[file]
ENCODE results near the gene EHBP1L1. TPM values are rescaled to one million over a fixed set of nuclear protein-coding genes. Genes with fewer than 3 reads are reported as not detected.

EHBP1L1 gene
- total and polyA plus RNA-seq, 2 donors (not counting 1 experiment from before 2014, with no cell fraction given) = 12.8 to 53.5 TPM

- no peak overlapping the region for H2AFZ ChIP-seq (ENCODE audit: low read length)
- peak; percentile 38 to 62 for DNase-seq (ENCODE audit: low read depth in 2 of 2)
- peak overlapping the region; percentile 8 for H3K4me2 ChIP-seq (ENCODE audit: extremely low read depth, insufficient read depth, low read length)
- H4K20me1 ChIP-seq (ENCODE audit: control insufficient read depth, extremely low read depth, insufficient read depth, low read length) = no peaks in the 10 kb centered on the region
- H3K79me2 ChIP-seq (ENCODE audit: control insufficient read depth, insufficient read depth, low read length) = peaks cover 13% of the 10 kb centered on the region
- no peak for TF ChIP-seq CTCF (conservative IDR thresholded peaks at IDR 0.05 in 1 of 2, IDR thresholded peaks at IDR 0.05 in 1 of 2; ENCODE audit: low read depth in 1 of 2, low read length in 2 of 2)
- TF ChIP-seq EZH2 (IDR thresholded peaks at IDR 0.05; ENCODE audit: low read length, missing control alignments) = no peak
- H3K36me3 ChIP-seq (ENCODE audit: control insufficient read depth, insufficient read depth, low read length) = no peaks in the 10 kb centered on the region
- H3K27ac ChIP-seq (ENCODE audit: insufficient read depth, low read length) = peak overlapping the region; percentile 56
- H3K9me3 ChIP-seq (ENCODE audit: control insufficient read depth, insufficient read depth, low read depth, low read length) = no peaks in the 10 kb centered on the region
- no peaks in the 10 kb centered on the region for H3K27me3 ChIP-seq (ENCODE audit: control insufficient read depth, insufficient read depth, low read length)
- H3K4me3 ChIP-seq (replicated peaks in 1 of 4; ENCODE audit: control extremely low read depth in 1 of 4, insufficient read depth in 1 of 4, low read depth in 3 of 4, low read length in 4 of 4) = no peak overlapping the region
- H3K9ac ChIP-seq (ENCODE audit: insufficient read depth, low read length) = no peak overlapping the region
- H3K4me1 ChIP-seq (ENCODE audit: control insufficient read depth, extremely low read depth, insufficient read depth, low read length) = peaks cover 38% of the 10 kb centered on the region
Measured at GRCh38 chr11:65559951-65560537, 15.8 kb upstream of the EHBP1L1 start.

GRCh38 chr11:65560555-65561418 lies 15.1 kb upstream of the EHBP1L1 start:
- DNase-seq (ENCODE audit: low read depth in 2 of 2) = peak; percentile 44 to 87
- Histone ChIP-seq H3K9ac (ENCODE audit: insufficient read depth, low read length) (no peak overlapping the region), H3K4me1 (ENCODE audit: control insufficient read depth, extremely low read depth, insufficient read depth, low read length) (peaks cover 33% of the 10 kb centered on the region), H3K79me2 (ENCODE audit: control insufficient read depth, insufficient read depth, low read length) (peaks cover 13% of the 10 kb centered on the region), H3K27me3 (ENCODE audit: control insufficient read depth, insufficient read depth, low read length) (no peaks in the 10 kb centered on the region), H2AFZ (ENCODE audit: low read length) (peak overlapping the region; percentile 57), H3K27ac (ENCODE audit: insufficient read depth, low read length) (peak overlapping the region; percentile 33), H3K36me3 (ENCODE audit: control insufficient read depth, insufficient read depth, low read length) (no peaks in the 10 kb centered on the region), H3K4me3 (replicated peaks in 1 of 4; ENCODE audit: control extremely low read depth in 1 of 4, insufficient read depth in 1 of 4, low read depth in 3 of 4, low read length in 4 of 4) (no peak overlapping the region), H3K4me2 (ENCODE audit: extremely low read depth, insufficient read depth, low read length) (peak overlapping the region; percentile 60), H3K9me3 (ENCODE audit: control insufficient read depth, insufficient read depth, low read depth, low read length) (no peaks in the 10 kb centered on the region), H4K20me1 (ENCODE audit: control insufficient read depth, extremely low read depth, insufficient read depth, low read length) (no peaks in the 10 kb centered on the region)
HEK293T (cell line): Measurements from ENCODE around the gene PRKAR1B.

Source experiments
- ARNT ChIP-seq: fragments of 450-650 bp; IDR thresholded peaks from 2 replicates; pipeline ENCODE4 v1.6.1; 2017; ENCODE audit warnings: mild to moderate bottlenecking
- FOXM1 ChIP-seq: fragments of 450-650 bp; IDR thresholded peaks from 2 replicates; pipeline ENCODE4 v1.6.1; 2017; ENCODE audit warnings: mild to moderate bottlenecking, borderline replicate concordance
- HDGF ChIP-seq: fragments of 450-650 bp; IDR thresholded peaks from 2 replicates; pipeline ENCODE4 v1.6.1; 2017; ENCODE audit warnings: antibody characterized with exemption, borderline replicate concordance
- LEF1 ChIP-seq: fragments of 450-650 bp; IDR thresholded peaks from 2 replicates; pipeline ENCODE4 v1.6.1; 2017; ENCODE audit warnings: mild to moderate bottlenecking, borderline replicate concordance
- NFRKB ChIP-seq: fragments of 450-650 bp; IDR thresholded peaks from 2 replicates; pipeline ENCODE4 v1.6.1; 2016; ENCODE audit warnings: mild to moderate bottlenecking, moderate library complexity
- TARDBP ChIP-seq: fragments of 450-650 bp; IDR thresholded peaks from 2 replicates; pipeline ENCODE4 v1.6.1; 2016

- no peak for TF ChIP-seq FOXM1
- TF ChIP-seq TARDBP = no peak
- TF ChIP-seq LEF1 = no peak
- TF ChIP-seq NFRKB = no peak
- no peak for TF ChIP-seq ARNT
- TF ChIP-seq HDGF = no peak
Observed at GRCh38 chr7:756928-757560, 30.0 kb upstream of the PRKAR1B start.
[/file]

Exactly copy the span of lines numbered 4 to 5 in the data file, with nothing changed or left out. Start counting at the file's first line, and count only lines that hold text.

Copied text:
- no peak overlapping the region for H2AFZ ChIP-seq (ENCODE audit: low read length)
- peak; percentile 38 to 62 for DNase-seq (ENCODE audit: low read depth in 2 of 2)